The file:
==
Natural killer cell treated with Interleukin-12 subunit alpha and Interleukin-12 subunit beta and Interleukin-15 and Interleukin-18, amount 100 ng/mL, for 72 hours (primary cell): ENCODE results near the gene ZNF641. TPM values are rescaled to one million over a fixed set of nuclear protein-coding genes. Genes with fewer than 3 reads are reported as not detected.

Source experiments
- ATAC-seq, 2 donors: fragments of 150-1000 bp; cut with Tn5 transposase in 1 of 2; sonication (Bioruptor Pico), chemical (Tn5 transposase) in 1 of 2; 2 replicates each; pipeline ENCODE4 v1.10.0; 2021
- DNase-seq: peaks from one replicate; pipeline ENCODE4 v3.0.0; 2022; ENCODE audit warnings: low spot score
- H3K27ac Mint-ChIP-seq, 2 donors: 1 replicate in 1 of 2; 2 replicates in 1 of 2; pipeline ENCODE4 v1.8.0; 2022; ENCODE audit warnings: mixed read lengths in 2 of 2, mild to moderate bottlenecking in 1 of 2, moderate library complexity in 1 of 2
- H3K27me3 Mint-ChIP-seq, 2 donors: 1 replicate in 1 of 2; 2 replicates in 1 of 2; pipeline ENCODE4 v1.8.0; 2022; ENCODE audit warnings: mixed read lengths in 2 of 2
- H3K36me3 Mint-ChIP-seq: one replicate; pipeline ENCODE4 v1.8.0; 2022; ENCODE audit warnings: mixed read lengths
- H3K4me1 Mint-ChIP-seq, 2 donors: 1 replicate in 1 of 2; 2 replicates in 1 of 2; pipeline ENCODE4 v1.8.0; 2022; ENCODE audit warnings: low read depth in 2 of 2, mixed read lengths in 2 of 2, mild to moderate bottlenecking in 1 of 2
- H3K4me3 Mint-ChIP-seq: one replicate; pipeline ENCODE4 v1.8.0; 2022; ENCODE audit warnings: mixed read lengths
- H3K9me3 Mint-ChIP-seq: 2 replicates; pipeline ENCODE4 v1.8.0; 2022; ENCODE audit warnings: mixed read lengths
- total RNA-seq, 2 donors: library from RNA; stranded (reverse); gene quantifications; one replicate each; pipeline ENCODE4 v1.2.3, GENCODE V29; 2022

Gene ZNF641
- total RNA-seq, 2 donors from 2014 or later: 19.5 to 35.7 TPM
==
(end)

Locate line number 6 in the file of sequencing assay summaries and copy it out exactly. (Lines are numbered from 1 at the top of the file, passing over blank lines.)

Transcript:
- H3K27me3 Mint-ChIP-seq, 2 donors: 1 replicate in 1 of 2; 2 replicates in 1 of 2; pipeline ENCODE4 v1.8.0; 2022; ENCODE audit warnings: mixed read lengths in 2 of 2